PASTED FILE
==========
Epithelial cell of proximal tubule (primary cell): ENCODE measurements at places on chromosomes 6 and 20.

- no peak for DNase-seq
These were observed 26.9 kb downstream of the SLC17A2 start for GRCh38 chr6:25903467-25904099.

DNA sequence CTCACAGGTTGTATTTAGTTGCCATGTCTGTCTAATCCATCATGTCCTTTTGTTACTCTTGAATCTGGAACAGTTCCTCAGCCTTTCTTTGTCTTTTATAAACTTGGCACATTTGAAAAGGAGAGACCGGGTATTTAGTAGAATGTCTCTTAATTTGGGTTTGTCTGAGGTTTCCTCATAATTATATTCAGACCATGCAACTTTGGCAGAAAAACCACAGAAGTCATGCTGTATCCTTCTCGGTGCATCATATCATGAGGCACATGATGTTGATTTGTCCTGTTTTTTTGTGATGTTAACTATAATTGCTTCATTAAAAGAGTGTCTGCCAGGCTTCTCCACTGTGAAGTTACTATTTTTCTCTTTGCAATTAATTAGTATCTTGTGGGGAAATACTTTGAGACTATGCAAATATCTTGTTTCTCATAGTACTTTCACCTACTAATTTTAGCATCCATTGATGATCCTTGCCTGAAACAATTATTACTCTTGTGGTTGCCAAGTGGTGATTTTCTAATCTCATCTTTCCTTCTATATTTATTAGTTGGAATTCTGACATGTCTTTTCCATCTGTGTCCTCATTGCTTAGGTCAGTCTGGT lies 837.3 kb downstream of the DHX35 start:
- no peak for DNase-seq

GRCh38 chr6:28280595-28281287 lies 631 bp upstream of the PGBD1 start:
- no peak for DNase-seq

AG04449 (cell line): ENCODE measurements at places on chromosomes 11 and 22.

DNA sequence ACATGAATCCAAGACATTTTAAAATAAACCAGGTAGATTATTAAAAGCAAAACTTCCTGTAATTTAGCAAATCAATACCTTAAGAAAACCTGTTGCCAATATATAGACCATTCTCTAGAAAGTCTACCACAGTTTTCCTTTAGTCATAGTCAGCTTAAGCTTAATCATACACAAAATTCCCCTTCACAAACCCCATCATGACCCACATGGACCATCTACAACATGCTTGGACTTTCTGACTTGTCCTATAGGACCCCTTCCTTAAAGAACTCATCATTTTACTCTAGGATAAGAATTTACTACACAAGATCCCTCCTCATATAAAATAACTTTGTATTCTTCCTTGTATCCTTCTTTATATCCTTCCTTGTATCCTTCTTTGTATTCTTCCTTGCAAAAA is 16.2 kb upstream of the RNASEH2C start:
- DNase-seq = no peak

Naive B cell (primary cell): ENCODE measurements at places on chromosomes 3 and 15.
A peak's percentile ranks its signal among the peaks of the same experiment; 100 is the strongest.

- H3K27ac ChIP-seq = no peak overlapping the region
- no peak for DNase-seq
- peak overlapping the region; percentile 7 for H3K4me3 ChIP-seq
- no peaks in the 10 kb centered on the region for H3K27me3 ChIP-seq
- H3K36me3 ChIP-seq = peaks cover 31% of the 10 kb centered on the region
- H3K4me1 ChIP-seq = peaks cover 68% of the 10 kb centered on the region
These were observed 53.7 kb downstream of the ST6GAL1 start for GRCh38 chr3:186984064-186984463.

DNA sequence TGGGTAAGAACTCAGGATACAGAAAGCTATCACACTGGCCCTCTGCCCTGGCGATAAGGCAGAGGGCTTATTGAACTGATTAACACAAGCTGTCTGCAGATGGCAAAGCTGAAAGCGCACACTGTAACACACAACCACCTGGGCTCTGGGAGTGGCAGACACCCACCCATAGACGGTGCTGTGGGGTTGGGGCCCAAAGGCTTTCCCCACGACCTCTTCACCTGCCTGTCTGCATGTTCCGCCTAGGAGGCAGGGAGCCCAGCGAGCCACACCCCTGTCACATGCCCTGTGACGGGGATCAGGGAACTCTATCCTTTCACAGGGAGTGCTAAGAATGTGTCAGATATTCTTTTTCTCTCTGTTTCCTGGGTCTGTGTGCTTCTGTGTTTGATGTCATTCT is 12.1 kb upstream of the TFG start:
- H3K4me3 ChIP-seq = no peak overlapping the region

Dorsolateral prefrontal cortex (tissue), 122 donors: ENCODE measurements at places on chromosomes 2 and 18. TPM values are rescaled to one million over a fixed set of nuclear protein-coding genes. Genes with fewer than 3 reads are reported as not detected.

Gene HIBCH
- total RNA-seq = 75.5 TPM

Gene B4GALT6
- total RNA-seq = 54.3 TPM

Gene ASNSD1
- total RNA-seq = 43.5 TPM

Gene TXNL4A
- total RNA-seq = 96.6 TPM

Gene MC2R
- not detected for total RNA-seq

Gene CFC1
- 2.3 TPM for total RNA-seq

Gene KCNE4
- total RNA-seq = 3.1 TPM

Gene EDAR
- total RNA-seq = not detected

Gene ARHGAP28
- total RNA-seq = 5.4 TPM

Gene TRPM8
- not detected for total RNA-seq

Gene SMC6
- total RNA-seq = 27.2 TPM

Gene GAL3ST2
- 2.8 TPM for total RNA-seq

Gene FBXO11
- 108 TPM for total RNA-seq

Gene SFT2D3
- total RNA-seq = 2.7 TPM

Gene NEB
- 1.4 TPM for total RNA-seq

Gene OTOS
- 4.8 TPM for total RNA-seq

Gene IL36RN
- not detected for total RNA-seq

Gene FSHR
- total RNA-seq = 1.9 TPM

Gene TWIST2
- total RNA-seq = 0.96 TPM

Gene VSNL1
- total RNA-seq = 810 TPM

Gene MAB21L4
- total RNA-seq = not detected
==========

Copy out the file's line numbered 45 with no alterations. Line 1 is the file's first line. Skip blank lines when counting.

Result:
Gene GAL3ST2